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Senior Independent Governors

by Susie Hills | Jan 15, 2021 | Governance & Policy

A Senior Independent Director/Governor/Trustee (SID) now appears, in some form, in the governance codes for all sectors:

The codes all operate on an ‘apply/comply’ or ‘explain’ basis. The Senior Independent Governor (SIG) is new to the CUC code, and as a result, many universities are either considering whether they wish to appoint one, or considering how they are going to ‘explain’ that they have considered it and decided not to do so.

Given that the SIDs have long been part of good governance in other sectors, one might ask whether some of the governance and reputational issues that have arisen in HE in recent years may have been avoided had we had this role in our university governing bodies. Indeed, The Halpin Review of the Governance at the University of Bath in May 2018 recommended that the University appointed a Senior Independent Governor and the Advance HE Governance Effectiveness at De Montford University in March 2020 stated that the University “should consider” appointing a SIG.

So, what is a SID, and do you need one?

The SID is described very similarly in both the UK Corporate Governance Code and NHS Foundation code:

“The board of directors should appoint one of the independent Non-Executive Directors to be the senior independent director, in consultation with the board of governors. The senior independent director should be available to members and governors if they have concerns which contact through the normal channels of chairman, chief executive or finance director has failed to resolve or for which such contact is inappropriate. The senior independent director could be the deputy chairman.” NHS Foundation Code

“The board should appoint one of the independent non-executive directors to be the senior independent director to provide a sounding board for the Chairman and to serve as an intermediary for the other directors when necessary. The senior independent director should be available to shareholders if they have concerns which contact through the normal channels of chairman, chief executive or other executive directors has failed to resolve or for which such contact is inappropriate.” UK Corporate Governance Code

Later in the UK Corporate Governance Code, the role of the SID is described as leading the non-executive directors to appraise the chair’s performance annually, and on such other occasions as are deemed appropriate. It also states that the SID should attend sufficient meetings with a range of major shareholders to listen to their views to help develop a balanced understanding of the issues and concerns. So the SID is another way to provide a listening ear to ‘stakeholders’.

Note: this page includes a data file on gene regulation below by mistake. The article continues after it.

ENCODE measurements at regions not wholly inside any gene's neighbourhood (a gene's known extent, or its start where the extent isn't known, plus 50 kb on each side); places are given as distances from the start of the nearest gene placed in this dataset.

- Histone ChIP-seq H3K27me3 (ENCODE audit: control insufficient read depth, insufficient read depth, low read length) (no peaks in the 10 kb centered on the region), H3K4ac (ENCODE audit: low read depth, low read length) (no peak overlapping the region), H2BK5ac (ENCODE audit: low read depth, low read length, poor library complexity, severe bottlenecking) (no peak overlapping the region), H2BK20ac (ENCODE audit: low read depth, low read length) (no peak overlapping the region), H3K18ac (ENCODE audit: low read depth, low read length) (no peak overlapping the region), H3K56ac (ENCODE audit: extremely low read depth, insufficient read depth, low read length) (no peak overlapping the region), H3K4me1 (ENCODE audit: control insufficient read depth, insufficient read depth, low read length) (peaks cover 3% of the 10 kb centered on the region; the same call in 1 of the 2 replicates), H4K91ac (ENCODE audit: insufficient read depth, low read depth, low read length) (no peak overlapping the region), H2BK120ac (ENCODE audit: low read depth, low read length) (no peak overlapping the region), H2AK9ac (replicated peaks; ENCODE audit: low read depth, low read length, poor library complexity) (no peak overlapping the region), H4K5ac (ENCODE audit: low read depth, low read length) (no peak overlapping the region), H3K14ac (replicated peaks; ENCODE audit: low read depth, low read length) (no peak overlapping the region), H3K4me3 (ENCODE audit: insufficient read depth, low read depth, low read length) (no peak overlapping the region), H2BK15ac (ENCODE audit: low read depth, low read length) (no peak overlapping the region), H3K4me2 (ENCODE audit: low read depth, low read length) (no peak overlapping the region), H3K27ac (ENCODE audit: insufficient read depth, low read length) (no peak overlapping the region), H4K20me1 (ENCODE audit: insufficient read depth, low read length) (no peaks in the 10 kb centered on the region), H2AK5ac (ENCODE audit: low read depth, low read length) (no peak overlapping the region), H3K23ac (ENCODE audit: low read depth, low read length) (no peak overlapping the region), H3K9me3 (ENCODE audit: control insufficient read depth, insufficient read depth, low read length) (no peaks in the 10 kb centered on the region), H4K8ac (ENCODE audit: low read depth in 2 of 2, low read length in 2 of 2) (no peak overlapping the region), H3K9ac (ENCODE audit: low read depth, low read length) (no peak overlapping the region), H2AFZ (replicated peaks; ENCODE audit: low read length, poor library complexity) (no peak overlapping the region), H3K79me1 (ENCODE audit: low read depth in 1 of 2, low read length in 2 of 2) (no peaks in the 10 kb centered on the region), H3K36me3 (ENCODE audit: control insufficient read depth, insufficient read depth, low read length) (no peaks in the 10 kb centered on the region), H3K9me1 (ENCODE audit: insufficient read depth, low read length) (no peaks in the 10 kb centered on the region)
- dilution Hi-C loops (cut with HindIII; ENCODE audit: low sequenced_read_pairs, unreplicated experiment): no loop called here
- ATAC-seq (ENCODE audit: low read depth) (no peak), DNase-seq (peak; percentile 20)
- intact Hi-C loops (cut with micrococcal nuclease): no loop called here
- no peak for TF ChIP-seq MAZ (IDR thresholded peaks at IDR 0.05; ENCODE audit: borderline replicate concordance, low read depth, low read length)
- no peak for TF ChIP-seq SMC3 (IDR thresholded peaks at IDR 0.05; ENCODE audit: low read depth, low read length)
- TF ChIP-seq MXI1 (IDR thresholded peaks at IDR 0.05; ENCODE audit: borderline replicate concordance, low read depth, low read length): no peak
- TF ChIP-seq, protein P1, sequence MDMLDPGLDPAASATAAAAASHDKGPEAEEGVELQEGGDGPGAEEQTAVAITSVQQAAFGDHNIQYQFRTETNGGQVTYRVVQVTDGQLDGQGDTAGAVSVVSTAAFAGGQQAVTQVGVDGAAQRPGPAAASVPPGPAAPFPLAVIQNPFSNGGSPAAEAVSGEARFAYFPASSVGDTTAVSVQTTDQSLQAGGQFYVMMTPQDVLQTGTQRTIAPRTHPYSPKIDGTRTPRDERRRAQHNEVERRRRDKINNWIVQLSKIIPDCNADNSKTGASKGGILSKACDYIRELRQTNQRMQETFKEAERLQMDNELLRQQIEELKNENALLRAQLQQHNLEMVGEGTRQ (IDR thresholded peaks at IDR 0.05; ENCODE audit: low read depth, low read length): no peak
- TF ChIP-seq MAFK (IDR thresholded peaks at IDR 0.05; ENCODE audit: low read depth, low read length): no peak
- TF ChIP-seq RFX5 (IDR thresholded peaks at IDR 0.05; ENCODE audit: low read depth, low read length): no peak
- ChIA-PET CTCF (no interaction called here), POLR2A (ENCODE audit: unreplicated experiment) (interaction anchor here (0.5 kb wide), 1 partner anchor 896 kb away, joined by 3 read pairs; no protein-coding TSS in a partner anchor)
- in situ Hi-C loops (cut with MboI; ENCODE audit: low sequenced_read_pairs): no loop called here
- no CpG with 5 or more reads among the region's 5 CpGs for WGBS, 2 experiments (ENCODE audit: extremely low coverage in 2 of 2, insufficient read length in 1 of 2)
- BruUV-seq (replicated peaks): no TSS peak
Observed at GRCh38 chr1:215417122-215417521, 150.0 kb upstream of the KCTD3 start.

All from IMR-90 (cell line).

The Financial Reporting Council outlines how “when the board is undergoing a period of stress” the SID “becomes critically important”. He or she is expected to work with the chair and the rest of the board and/or shareholders to resolve issues that are deemed significant.

The following examples are given as to when a SID may intervene:

  • There is a dispute between the chair and the CEO;
  • Shareholders or non-executive directors have expressed concerns that are not being addressed by the chair or CEO;
  • The strategy being followed by the chair and CEO is not supported by the entire board;
  • The relationship between the chair and CEO is particularly close, and decisions are being made without the approval of the full board; or
  • Succession planning is being ignored.

SIDs are commonplace in the context of NHS Trusts or Housing Associations, although less so in the Charity sector where the Good Governance Code mentions the role of senior independent trustee only in relation to larger charities:

*”a vice-chair, ‘senior independent trustee; or similar, who provides a sounding board for the chair and serves as an intermediary for the other trustees if needed. This person may be the deputy or vice-chair of the charity.” –*Good Governance Code

Again, given some of the recent high-profile issues relating to governance in the charity sector, the question arises – if these charities had a senior independent trustee in place would trustees, staff, stakeholders have had another route to air their concerns?

A key question we might want to consider is whether and how a SID or SIG might differ from a Vice or Deputy Chair role. Whilst the Charity guidance might suggest that the two can play a similar role in other sectors, they are clearly defined, separate roles with different functions. The benefit of a SID is that they are independent of the ‘front bench’. They are not the next Chair-in-waiting and do not cover for the Chair in her absence. As the CUC code states, the SIG is “different to the Deputy Chair who should be part of the leadership of the Board and deputise for the Chair as well as take on specific duties which are assigned to them.”As such they are a valuable sounding board at all times and in times of crisis are invaluable.

So perhaps the question should not be “should we have one?”, but “why would we not have one?” Why would we decide not to have an additional route to enable voices to be heard or concerns to be raised? Why would we not have in place a role that could help enable us to handle a future governance issue?

Universities are facing huge uncertainty and executive leaders and governors are having to make difficult decisions often outside of ‘normal’ governance cycle. Having another mechanism for mitigating the risks that could arise, and giving governors and stakeholders another means to express any concerns they have has to be a step forward.

Susie Hills is Joint CEO of Halpin, the home of experts in governance.